After the industry "baseline rewards" of salary, benefits and a few perks to assure "fairness" are met... then what? David Pink’s book “Drive: The Surprising Truth about What Motivates Us” may have some new ideas.
According to Pink, the traditional if/then contingency rewards such as cash bonuses are fine for routine, highly controlled jobs. However, contingency rewards no longer as effective for modern jobs that are complex, self-directed and require creative thinking such as those involving on-call scheduling for your physicians!
The problem with a strictly cash reward is that it usually spent in a relatively short period of time and its effect fades away soon thereafter. Such "bonus" type rewards also tend to focus efforts into short-term results and on the reward itself, rather than the long-haul behavior that sustains the organization and that can be an inspirational example to others. Such short term focus also encourages burnout of your scheduling “hero” and does not encourage spreading “how to” knowledge within the on call scheduling team.
According to Pink, what's needed are more "now that you already are doing this… then" type rewards to thank your call scheduling staff for the great job they are already doing.
Here are some general reward criteria for the call-scheduling team, inspired by Pink:
- Rewards in the inform of property, such as household ornaments, create a more lasting effect for the employee. Also, as the staff sees the item in the office, they can remember the reward event and appreciation of hard work. It never fades out of mind the way a cash bonus can.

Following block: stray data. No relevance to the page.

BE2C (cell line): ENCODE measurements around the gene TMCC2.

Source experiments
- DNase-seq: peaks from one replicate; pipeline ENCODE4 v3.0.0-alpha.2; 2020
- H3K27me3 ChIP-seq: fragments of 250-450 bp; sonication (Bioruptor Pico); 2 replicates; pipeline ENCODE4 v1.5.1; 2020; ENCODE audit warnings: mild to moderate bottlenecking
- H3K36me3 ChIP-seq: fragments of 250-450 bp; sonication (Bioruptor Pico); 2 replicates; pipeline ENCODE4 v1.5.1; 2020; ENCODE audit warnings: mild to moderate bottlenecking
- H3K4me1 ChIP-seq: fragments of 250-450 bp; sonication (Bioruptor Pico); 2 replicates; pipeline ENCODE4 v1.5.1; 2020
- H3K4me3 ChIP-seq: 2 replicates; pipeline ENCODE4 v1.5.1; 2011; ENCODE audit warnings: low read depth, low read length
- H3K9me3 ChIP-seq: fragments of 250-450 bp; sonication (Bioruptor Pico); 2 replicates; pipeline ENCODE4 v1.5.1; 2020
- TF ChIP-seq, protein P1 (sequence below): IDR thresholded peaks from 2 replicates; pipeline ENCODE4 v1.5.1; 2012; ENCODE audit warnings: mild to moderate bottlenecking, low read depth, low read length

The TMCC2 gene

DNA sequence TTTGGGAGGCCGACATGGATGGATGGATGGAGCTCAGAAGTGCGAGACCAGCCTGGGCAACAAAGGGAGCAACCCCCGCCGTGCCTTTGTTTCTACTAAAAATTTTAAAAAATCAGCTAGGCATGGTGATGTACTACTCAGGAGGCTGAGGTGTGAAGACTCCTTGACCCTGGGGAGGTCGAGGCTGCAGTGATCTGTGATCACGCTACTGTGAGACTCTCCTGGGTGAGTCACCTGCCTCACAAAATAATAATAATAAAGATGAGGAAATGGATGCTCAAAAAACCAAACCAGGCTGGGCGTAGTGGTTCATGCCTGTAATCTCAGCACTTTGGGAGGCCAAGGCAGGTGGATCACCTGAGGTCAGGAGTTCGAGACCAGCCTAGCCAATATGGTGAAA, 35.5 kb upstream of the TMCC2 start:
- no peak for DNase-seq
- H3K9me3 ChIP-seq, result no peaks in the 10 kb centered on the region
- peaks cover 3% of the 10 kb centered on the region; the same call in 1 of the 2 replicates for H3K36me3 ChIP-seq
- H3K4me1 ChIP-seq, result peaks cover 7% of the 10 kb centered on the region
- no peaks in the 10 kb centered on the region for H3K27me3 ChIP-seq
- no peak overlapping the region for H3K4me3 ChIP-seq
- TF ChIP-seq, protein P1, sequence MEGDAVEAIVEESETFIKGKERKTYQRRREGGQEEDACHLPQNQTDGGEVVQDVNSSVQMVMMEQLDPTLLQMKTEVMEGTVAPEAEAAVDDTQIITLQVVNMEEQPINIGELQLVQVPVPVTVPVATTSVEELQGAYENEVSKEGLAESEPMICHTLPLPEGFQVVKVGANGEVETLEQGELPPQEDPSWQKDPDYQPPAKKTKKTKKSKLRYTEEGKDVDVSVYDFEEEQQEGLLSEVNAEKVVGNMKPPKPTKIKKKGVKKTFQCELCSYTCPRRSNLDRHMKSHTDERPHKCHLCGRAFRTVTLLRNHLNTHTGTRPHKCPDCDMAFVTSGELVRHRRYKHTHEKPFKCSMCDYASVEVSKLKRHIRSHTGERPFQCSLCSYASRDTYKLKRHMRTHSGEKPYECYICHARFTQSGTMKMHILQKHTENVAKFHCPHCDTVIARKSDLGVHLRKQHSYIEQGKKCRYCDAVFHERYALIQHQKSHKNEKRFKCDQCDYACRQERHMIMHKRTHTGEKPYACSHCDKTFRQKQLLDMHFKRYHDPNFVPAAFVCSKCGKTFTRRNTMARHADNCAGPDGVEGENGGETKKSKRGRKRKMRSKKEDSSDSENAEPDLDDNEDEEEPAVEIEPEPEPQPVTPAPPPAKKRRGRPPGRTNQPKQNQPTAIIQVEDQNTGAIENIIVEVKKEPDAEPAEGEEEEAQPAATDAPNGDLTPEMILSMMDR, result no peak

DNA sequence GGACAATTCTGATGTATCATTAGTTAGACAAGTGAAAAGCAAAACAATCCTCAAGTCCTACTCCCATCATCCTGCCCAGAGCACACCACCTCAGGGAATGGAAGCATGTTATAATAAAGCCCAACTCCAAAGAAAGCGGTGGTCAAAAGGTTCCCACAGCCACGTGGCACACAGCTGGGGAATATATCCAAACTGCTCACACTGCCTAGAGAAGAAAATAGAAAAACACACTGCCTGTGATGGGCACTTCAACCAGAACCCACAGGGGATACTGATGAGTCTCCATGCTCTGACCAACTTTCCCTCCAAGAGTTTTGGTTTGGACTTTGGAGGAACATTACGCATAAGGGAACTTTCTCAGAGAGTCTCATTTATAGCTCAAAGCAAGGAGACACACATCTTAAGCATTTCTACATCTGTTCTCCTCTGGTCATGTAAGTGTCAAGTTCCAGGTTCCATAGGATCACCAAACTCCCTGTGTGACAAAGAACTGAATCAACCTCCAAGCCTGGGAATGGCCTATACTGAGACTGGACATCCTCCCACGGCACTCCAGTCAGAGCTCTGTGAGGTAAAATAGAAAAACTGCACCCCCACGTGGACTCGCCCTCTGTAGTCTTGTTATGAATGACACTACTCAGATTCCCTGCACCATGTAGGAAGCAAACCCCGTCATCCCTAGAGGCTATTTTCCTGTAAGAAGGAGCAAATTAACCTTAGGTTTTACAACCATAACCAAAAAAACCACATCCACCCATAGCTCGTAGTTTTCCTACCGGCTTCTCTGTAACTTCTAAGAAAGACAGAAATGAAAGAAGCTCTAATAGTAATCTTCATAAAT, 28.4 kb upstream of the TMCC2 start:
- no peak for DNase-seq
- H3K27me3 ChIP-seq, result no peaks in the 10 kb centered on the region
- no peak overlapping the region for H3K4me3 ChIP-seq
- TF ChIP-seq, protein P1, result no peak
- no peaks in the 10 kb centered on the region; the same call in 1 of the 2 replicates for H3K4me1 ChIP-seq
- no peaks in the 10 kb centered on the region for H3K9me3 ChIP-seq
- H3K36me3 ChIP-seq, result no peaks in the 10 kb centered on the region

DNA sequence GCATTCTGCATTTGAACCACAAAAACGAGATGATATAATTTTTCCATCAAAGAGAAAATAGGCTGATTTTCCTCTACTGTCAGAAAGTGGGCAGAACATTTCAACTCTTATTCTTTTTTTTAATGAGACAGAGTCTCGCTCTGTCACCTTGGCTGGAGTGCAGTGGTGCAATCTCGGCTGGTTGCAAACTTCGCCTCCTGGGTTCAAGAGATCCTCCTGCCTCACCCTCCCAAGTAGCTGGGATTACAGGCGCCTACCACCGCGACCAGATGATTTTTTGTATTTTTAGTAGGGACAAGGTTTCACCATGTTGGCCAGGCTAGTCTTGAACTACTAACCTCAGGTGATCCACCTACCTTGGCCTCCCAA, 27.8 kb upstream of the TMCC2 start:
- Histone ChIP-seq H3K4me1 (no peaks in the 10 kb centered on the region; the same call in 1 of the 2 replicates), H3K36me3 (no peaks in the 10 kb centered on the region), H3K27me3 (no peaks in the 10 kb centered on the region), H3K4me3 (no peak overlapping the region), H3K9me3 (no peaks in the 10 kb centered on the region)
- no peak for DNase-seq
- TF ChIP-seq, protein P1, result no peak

- The best rewards are something shared, unique, exciting, memorable and valuable but not necessarily expensive. Intangible rewards such as a holiday or 'dinner for two' in a five star restaurant offers great satisfaction for the individual, while the documentation of the event (pictures and certificates) can be displayed for the team.
Team? What team? Don’t forget the backup scheduler or the Physician who runs interference when there is a conflict of opinion regarding who should be taking an assignment or denied a day off!
Here are a few more detailed reward ideas:
1. An inexpensive but meaningful item to display at home or office, such as a signed certificate, or engraved object such as a clock.
2. A service the team can share such in-office gourmet coffee and goodies delivered for a week.
3. Higher-up or public acknowledgement and announcements with pictures of the event for display.
4. Certificate for an experience the employee can share with another, such as the five star dinner for two.
5. Certificate for a local, personal service the employee likes, such as professional massage or car detailing.
6. Certificate to Amazon or StarBucks with $100 on it.
7. Free personal time off in addition to vacation, perhaps an extra Friday afternoon.
8. Hand written note of appreciation, signed by the CEO and mailed to their home
Key Takeaway: Don't forget to reward your exemplary On Call Schedulers in a meaningful way that can inspire others. It’s time to make these “unsung heros” visible to the organization they serve.